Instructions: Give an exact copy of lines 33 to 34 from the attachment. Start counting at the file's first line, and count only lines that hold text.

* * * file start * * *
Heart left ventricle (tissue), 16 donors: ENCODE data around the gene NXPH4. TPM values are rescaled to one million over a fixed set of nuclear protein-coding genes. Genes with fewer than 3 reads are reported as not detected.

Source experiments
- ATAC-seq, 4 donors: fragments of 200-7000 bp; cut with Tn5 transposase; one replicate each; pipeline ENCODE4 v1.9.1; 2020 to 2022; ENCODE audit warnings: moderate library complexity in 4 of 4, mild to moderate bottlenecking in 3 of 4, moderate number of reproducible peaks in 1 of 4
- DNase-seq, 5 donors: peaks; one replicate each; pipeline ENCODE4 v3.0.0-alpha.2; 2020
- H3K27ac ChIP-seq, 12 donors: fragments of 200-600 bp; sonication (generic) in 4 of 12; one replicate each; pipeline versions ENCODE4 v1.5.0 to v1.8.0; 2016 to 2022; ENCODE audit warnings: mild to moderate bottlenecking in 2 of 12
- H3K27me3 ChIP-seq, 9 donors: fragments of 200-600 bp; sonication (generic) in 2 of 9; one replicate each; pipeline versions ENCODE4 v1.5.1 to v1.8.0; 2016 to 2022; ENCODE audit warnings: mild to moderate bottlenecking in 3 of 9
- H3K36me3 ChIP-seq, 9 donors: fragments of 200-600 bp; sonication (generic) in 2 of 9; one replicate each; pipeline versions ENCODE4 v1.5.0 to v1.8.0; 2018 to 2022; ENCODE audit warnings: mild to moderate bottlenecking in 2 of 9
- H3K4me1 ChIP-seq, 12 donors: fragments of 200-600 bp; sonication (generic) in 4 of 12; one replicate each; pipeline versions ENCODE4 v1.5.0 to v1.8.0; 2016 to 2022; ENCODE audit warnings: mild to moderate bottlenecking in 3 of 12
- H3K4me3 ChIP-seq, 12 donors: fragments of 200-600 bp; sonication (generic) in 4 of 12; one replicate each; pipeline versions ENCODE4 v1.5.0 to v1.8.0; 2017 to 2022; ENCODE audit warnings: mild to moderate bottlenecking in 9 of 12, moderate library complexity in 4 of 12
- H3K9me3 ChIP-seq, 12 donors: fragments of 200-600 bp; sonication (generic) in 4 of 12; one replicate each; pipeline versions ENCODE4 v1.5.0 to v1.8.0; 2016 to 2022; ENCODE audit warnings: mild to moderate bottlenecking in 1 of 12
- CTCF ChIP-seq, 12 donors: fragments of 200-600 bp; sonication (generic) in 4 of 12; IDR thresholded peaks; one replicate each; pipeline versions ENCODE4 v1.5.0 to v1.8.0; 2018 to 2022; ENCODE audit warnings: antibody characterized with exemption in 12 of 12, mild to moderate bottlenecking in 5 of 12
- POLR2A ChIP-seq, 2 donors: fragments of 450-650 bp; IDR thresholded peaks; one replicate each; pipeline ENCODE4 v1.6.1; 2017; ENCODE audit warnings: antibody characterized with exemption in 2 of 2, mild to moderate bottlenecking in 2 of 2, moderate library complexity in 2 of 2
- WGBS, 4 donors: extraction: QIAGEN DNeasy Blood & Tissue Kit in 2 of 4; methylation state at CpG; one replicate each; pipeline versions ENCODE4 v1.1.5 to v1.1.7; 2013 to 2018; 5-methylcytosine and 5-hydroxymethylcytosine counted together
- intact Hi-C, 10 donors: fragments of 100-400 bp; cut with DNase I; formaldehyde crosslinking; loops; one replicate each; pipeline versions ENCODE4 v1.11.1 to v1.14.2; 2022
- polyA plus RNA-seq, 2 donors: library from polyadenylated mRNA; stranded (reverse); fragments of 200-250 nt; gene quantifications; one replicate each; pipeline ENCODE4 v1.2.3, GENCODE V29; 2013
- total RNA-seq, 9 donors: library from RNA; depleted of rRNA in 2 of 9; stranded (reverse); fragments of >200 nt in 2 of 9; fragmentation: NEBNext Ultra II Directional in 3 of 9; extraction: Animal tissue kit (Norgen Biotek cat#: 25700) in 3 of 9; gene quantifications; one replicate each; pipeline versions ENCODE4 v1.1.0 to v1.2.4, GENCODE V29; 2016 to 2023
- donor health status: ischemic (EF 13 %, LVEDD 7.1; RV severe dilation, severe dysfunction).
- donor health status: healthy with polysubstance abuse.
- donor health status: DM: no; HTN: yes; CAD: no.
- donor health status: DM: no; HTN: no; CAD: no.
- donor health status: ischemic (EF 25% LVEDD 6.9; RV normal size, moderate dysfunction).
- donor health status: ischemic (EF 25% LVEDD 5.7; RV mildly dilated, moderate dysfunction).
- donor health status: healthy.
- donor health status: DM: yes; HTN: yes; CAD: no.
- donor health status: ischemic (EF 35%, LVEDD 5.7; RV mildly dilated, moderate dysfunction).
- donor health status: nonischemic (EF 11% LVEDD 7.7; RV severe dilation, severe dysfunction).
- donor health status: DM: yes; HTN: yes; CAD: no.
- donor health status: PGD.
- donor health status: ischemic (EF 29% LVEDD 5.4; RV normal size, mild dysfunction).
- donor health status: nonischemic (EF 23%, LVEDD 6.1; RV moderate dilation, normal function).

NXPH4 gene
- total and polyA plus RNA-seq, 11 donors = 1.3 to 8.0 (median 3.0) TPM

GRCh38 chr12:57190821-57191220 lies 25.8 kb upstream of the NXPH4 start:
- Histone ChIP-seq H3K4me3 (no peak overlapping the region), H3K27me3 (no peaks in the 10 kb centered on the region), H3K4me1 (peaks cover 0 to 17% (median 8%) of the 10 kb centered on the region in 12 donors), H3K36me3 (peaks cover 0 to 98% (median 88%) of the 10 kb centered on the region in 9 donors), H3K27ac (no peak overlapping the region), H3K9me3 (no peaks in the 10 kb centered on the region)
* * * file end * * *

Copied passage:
GRCh38 chr12:57190821-57191220 lies 25.8 kb upstream of the NXPH4 start:
- Histone ChIP-seq H3K4me3 (no peak overlapping the region), H3K27me3 (no peaks in the 10 kb centered on the region), H3K4me1 (peaks cover 0 to 17% (median 8%) of the 10 kb centered on the region in 12 donors), H3K36me3 (peaks cover 0 to 98% (median 88%) of the 10 kb centered on the region in 9 donors), H3K27ac (no peak overlapping the region), H3K9me3 (no peaks in the 10 kb centered on the region)